Legionnaires’ disease is a potentially fatal form of pneumonia which affects the lungs.
The risk of infection increases with age but some people are at higher risk including:
- people over 45 years of age
- smokers and heavy drinkers
- people suffering from chronic respiratory or kidney disease, diabetes, lung or heart disease
- anyone with an impaired immune system.
Where does it come from?
The bacteria associated with Legionnaires’ disease are common in natural water sources such as rivers, lakes and reservoirs, but usually in low numbers.
They may also be found in purpose built water systems such as domestic hot and cold water systems.
If conditions are favourable, the bacteria may grow increasing the risks of Legionnaires’ disease.
Outbreaks of the illness occur from exposure to Legionella growing in purpose built systems where water is maintained at a temperature high enough to encourage growth.
How do people get it?
People contract Legionnaires’ disease by inhaling small droplets of water (aerosols) suspended in the air containing the bacteria.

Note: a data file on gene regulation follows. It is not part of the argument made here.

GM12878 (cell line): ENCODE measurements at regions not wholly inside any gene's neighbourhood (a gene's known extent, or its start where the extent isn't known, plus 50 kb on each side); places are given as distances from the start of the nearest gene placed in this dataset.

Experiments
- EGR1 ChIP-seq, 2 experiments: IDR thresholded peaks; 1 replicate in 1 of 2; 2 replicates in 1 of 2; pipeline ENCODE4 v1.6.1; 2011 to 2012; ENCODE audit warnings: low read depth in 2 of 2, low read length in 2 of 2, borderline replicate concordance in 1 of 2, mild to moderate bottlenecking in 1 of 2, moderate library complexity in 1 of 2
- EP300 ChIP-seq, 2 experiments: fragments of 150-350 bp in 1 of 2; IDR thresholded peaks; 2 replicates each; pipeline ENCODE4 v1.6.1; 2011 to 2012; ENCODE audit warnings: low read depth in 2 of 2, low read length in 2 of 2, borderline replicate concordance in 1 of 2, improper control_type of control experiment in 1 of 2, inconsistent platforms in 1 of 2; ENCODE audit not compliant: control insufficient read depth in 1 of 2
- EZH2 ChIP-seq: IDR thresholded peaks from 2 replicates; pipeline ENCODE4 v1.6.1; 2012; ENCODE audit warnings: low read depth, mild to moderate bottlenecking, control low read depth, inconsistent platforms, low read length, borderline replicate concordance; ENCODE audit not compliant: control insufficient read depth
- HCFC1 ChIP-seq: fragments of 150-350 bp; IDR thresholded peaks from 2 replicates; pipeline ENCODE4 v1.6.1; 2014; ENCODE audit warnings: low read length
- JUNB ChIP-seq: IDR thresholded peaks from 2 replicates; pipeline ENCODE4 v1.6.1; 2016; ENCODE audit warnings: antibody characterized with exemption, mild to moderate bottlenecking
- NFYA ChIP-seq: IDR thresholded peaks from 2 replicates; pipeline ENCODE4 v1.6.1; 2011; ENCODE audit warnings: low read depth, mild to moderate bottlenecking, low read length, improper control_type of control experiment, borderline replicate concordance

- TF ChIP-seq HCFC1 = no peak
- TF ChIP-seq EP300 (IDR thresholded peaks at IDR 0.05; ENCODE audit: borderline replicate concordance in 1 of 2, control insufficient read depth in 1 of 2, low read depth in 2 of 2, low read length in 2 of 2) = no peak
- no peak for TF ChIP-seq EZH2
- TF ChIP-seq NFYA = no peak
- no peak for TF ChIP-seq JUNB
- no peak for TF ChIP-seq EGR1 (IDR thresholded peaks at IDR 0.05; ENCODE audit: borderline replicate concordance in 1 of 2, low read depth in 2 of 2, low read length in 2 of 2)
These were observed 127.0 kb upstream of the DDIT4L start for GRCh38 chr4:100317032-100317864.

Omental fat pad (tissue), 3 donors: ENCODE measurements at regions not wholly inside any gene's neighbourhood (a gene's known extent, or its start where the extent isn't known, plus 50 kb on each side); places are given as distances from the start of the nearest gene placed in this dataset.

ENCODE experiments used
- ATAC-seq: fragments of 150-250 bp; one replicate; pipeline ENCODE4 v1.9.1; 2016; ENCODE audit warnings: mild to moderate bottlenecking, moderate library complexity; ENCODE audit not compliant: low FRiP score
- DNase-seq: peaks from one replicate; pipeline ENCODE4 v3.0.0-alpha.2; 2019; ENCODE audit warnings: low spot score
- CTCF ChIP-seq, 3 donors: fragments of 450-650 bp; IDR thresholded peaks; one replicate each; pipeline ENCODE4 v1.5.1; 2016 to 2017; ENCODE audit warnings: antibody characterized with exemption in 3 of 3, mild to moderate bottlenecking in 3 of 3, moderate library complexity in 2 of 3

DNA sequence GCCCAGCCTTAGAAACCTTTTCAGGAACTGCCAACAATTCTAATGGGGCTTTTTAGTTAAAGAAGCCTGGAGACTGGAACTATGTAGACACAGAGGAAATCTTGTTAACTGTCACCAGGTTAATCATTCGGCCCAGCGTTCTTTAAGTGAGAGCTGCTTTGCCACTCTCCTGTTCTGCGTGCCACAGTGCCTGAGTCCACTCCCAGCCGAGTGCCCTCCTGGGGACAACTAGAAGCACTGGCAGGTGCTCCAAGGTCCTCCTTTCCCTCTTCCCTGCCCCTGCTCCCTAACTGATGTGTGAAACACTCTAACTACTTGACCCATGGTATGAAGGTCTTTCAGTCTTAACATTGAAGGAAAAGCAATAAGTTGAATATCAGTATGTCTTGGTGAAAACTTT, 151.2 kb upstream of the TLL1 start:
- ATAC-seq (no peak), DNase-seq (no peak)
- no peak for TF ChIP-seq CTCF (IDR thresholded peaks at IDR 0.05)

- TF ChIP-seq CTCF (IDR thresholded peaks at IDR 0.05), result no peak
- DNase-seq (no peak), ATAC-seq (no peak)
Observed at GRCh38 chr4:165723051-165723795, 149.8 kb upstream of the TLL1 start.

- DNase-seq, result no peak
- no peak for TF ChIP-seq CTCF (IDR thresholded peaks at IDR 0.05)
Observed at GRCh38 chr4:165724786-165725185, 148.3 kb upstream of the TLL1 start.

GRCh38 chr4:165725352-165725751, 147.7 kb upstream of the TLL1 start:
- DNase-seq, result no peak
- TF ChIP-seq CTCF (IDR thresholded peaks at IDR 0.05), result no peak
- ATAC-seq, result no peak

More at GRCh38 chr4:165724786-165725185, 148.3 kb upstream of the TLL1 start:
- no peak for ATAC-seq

Certain conditions increase the risk from Legionella. For example:
- the water temperature in all or some parts of the system is between 20°C and 45°C
- breathable water droplets can be created and dispersed, for example aerosol created by shower heads, water outlets, spa baths
- water is stored and/or re-circulated
- there are deposits that can support bacterial growth, for example rust, sludge, scale and organic matter
- outlets are used infrequently
- the system contains dead ends or unused pipe work.
Reducing the risk of Legionella
The risk of Legionella causing illness in small domestic properties is exceedingly low.
Possibly the biggest risk is when you have been away from the property for more than a week or there are additional taps, showers or toilets that are not used daily.
Good practice in this situation is simply:
- run all the taps and shower heads for at least 60 seconds every week to make sure you don’t have water standing still in pipes
- showers heads and taps should be cleaned of scale and debris every three to six months
- keep the hot water on your boiler system at a temperature of minimum 50°C to 60°C
- flush the toilet twice weekly with the lid down to circulate fresh water through the system and empty the cistern
- report any problems you may have with your hot water system as soon as possible
- disconnect and empty any hosepipes when not in use
- if you have a water butt, items that create spray should not be attached to them.
WARNING: BEWARE OF SCALDING!
Ensuring your safety
Owners and managers of private rented property have a legal duty of care to ensure that their tenants and visitors can use the property safely.
The Health & Safety Executive is the government body responsible for water hygiene and Legionnaires’ disease. Further advice and information can be viewed on their website. www.hse.gov.uk/legionnaires